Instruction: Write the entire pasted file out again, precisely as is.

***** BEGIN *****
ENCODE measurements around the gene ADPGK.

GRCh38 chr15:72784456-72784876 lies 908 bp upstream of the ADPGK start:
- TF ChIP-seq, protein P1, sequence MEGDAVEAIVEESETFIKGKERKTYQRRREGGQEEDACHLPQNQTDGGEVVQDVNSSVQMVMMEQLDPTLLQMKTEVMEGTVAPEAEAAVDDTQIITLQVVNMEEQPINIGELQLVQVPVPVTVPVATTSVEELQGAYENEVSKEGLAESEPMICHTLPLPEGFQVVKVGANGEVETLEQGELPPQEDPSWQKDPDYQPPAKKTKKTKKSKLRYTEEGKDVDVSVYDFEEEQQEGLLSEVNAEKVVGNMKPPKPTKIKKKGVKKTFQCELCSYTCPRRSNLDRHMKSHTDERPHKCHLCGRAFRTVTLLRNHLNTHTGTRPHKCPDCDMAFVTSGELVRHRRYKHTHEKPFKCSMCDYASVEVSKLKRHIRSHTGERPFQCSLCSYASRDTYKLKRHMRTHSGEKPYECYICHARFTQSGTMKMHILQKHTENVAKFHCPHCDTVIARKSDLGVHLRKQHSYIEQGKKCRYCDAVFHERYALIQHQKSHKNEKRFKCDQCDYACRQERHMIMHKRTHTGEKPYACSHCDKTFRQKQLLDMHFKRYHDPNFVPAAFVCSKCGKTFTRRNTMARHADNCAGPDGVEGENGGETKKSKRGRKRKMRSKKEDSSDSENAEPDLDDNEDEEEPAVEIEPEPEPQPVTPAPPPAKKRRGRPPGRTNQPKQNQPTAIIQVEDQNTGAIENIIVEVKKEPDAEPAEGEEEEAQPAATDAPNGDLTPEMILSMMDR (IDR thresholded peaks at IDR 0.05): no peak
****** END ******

ENCODE measurements around the gene ADPGK.

GRCh38 chr15:72784456-72784876 lies 908 bp upstream of the ADPGK start:
- TF ChIP-seq, protein P1, sequence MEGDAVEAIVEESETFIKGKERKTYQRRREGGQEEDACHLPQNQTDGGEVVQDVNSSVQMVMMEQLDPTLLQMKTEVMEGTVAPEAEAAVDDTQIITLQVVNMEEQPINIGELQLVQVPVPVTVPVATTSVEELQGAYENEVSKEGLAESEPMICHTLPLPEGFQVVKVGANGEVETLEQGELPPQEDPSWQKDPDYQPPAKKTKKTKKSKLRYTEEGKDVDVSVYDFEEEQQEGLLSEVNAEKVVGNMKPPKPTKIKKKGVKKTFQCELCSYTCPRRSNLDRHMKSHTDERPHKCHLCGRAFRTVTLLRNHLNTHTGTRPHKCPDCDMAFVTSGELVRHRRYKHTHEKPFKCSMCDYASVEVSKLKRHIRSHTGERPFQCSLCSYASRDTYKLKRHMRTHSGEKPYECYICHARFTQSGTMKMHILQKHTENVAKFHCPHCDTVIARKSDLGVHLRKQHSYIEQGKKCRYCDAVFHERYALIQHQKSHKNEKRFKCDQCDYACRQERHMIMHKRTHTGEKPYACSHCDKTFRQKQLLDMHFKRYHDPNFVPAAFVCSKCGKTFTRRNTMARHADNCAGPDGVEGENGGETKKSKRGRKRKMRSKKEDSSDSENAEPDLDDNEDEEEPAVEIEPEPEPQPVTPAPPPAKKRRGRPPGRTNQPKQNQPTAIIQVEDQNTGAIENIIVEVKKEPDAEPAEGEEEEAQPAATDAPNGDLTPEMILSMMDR (IDR thresholded peaks at IDR 0.05): no peak